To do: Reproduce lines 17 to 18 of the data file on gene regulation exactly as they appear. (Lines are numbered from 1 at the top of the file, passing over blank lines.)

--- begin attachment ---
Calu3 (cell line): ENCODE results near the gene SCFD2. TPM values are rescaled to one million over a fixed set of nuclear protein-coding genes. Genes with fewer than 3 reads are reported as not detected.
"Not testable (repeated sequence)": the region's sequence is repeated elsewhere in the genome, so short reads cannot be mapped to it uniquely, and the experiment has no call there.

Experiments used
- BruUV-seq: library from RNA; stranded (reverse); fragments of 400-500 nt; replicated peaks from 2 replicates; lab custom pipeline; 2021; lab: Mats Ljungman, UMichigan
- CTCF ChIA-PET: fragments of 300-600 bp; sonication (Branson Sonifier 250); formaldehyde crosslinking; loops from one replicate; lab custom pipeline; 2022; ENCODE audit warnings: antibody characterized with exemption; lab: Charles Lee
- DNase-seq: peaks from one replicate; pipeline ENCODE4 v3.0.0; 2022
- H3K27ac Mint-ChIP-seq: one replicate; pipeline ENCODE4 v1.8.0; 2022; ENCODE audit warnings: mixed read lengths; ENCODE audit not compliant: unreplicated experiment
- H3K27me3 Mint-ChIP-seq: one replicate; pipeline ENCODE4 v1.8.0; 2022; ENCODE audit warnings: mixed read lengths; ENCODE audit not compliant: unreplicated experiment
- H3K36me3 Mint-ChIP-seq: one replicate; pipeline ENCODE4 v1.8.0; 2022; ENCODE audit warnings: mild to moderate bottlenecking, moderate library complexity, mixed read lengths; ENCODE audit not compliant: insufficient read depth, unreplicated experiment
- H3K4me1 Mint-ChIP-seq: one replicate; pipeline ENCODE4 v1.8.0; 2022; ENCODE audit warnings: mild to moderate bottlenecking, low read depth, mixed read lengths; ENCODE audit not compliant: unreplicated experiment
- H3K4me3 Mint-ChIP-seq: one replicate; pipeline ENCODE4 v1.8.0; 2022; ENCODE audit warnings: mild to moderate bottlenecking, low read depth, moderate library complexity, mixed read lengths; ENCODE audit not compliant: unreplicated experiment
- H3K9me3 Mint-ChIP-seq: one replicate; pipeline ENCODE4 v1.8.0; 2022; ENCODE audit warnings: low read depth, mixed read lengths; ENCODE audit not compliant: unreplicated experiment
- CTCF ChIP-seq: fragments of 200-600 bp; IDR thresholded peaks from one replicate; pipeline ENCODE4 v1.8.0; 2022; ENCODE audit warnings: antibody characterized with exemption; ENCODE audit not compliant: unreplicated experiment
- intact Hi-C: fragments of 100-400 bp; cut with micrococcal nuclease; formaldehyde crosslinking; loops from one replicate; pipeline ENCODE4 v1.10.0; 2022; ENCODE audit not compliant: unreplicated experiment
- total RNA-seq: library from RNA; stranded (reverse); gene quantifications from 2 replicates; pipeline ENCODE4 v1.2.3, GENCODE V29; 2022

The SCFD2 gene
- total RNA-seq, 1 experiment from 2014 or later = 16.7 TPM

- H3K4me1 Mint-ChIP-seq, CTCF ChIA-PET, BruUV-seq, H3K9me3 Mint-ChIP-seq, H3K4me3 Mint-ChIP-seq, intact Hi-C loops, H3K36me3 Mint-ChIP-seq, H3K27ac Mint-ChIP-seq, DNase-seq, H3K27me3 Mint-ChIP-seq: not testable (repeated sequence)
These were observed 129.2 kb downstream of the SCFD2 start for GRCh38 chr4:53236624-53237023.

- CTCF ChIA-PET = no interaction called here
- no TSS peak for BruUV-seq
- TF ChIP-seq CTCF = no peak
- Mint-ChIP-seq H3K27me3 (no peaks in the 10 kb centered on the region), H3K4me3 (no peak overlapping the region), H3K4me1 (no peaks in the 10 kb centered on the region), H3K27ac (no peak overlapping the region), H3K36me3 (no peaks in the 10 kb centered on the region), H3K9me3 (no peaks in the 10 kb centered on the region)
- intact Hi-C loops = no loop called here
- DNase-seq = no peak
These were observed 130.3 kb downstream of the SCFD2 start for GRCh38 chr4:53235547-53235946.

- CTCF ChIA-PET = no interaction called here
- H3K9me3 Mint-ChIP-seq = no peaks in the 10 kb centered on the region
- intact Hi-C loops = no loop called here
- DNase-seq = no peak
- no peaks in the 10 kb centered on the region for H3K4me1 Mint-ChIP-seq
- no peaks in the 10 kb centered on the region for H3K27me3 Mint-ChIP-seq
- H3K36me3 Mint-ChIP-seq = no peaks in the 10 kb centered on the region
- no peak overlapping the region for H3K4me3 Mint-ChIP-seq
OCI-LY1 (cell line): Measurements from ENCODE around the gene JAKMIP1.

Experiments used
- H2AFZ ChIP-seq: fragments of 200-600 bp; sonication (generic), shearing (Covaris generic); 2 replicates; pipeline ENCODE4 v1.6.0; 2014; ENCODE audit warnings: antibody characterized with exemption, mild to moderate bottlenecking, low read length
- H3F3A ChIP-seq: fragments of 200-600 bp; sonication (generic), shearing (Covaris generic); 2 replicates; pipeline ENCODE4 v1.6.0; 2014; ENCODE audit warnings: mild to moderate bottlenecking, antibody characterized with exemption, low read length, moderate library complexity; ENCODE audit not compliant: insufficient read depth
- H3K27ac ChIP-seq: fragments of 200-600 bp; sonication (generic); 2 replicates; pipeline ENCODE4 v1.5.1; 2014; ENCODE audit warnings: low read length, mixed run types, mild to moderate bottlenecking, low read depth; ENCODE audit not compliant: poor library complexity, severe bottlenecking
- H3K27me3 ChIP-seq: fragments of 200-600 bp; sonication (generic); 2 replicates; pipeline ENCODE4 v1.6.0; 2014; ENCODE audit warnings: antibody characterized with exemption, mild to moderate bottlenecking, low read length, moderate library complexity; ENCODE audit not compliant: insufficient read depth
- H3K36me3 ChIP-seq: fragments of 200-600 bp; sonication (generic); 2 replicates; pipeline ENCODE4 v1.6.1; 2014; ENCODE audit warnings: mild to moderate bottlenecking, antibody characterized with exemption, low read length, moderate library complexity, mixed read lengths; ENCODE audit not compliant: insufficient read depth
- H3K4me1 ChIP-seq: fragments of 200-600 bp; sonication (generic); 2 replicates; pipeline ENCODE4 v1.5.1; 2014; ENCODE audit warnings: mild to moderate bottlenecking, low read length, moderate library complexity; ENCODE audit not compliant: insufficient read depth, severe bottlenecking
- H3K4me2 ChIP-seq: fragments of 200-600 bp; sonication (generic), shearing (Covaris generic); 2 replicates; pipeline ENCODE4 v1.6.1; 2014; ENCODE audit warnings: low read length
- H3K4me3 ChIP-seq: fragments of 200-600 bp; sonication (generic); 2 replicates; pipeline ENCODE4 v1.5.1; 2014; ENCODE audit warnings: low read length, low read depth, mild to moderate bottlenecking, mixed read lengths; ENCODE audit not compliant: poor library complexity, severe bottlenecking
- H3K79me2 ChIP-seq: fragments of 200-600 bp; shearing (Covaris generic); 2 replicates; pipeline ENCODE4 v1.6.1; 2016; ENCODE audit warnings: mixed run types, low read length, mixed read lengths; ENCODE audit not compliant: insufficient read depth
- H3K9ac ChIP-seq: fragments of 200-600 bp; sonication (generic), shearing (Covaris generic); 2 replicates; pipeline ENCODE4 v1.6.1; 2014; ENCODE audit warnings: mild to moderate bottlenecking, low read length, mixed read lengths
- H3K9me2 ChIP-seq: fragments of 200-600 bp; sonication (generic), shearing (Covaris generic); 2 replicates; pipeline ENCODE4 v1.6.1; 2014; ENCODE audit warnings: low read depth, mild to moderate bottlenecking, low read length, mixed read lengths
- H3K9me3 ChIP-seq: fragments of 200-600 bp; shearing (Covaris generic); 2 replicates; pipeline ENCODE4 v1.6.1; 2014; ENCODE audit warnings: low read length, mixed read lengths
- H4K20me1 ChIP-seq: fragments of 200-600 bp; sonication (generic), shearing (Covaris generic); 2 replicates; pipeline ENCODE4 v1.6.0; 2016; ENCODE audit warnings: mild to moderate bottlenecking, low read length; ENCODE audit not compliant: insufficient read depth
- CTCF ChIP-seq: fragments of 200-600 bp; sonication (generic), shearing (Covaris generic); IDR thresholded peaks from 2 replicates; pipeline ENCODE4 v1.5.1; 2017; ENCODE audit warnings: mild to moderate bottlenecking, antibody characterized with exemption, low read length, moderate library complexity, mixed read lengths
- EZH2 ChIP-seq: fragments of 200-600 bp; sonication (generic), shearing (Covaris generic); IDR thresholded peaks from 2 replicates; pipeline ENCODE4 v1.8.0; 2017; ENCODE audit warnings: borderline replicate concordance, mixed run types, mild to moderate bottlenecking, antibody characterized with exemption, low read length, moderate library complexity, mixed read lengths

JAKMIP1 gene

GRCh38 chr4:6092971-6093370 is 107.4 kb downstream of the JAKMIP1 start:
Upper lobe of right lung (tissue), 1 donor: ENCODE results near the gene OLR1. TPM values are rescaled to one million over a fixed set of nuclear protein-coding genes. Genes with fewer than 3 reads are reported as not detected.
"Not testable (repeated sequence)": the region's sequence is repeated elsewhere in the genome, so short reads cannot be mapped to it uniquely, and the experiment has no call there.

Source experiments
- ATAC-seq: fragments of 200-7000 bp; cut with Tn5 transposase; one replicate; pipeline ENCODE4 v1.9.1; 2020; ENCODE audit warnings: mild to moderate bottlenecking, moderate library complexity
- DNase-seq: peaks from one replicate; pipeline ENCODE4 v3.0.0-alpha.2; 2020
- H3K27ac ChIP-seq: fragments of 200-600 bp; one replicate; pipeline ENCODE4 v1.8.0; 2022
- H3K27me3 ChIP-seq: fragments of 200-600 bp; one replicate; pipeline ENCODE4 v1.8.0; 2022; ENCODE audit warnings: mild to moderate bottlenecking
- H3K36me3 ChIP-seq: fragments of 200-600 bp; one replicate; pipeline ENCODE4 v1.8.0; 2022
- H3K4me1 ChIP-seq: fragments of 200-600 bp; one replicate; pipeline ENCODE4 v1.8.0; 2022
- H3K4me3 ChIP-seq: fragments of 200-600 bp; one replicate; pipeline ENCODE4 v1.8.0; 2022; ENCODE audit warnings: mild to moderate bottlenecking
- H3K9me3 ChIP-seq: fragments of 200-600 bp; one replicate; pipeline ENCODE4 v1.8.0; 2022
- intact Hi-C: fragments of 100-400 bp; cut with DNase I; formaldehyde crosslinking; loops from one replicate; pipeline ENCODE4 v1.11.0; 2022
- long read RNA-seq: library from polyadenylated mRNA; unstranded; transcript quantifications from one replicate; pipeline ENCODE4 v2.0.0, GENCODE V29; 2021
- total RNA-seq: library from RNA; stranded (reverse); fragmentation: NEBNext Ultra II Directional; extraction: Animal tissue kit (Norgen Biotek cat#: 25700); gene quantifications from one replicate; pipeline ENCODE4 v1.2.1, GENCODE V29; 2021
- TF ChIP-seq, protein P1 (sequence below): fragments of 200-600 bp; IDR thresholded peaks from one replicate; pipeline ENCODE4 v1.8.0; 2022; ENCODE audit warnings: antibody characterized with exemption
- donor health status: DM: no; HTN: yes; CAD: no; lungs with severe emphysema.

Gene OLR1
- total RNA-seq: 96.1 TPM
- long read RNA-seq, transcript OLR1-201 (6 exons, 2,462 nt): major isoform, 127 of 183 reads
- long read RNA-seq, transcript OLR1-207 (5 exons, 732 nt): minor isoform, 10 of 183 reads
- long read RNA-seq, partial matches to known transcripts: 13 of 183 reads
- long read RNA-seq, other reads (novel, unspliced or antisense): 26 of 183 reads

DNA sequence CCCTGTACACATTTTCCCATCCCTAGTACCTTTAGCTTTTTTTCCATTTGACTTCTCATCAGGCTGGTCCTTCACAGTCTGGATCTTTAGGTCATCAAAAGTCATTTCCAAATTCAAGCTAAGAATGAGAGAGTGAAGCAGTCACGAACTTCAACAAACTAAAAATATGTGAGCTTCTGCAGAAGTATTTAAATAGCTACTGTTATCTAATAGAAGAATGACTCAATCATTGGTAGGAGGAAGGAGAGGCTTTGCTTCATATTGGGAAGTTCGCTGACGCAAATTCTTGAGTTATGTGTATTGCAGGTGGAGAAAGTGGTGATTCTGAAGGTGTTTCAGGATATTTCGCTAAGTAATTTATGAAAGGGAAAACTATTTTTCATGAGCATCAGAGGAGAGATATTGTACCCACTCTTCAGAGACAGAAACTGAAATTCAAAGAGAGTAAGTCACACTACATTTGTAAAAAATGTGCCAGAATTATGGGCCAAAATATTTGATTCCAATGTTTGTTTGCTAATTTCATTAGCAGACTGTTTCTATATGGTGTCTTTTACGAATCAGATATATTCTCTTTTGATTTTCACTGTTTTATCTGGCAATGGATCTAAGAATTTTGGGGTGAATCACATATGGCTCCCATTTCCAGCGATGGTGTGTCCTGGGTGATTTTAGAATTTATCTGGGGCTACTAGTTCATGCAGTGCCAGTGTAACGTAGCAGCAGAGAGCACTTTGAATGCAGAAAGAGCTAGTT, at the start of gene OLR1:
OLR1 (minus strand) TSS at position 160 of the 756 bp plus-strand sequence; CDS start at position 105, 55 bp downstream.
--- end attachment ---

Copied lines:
- total RNA-seq, 1 experiment from 2014 or later = 16.7 TPM

- H3K4me1 Mint-ChIP-seq, CTCF ChIA-PET, BruUV-seq, H3K9me3 Mint-ChIP-seq, H3K4me3 Mint-ChIP-seq, intact Hi-C loops, H3K36me3 Mint-ChIP-seq, H3K27ac Mint-ChIP-seq, DNase-seq, H3K27me3 Mint-ChIP-seq: not testable (repeated sequence)